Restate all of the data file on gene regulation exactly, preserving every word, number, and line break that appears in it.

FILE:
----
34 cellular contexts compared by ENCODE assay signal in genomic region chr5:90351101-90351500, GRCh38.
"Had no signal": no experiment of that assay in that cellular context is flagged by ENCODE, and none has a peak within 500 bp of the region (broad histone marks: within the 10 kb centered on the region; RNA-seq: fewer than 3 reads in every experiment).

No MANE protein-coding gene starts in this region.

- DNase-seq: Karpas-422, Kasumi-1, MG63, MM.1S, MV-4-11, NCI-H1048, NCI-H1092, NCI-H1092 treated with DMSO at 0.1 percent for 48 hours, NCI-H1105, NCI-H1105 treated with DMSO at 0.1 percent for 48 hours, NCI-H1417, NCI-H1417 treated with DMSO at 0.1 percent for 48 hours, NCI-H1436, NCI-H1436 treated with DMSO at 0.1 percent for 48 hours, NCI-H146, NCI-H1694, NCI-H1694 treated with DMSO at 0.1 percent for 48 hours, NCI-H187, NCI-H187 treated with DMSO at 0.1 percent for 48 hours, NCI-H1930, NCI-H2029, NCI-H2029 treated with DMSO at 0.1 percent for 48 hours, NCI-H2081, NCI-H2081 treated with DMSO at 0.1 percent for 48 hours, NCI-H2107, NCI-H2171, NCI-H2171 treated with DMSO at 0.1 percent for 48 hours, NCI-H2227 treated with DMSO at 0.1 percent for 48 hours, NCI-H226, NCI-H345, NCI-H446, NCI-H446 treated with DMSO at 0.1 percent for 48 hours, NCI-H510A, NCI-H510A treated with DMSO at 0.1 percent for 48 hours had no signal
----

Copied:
34 cellular contexts compared by ENCODE assay signal in genomic region chr5:90351101-90351500, GRCh38.
"Had no signal": no experiment of that assay in that cellular context is flagged by ENCODE, and none has a peak within 500 bp of the region (broad histone marks: within the 10 kb centered on the region; RNA-seq: fewer than 3 reads in every experiment).

No MANE protein-coding gene starts in this region.

- DNase-seq: Karpas-422, Kasumi-1, MG63, MM.1S, MV-4-11, NCI-H1048, NCI-H1092, NCI-H1092 treated with DMSO at 0.1 percent for 48 hours, NCI-H1105, NCI-H1105 treated with DMSO at 0.1 percent for 48 hours, NCI-H1417, NCI-H1417 treated with DMSO at 0.1 percent for 48 hours, NCI-H1436, NCI-H1436 treated with DMSO at 0.1 percent for 48 hours, NCI-H146, NCI-H1694, NCI-H1694 treated with DMSO at 0.1 percent for 48 hours, NCI-H187, NCI-H187 treated with DMSO at 0.1 percent for 48 hours, NCI-H1930, NCI-H2029, NCI-H2029 treated with DMSO at 0.1 percent for 48 hours, NCI-H2081, NCI-H2081 treated with DMSO at 0.1 percent for 48 hours, NCI-H2107, NCI-H2171, NCI-H2171 treated with DMSO at 0.1 percent for 48 hours, NCI-H2227 treated with DMSO at 0.1 percent for 48 hours, NCI-H226, NCI-H345, NCI-H446, NCI-H446 treated with DMSO at 0.1 percent for 48 hours, NCI-H510A, NCI-H510A treated with DMSO at 0.1 percent for 48 hours had no signal